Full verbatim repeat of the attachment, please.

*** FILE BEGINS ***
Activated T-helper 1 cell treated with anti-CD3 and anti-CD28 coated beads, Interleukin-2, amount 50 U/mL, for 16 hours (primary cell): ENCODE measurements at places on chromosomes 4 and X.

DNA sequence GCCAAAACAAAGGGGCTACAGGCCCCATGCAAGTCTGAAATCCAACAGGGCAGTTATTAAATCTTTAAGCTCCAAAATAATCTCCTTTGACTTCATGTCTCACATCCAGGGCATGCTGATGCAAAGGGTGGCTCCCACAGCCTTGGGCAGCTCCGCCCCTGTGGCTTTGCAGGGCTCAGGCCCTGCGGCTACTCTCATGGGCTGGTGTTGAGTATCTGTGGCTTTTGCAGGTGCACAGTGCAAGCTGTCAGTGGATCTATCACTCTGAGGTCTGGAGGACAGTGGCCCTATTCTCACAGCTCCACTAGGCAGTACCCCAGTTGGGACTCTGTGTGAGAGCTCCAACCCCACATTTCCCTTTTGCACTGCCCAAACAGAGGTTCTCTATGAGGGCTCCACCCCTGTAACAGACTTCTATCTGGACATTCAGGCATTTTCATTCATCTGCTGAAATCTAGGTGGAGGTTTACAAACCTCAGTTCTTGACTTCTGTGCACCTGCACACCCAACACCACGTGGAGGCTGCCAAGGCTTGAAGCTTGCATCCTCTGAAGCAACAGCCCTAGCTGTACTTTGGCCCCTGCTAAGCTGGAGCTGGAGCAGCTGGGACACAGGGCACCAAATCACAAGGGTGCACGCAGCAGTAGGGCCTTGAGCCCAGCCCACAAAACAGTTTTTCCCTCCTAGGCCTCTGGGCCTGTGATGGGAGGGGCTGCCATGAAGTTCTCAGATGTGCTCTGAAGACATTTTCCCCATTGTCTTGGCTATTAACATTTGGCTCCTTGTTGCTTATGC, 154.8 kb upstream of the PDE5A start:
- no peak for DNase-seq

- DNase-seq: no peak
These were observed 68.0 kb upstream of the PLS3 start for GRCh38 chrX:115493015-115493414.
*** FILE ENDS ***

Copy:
Activated T-helper 1 cell treated with anti-CD3 and anti-CD28 coated beads, Interleukin-2, amount 50 U/mL, for 16 hours (primary cell): ENCODE measurements at places on chromosomes 4 and X.

DNA sequence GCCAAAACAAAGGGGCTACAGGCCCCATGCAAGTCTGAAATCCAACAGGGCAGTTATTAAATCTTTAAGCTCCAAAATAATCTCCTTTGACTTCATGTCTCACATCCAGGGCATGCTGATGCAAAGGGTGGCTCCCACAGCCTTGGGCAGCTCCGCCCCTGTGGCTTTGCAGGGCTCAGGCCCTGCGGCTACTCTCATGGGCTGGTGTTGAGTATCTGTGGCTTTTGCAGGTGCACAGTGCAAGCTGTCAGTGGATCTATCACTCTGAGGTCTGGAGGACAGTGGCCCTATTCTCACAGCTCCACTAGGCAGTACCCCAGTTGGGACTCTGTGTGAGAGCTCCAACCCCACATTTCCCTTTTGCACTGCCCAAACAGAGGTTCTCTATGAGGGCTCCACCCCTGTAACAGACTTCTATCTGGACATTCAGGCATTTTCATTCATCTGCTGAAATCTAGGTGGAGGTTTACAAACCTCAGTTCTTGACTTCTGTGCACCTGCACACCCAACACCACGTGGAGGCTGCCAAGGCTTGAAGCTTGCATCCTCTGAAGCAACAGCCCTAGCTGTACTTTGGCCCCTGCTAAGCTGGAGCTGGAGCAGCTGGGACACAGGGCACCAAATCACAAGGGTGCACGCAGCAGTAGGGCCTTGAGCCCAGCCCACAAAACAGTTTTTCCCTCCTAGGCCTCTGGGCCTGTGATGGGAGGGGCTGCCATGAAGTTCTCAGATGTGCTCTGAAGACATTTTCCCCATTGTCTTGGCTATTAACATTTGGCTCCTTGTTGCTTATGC, 154.8 kb upstream of the PDE5A start:
- no peak for DNase-seq

- DNase-seq: no peak
These were observed 68.0 kb upstream of the PLS3 start for GRCh38 chrX:115493015-115493414.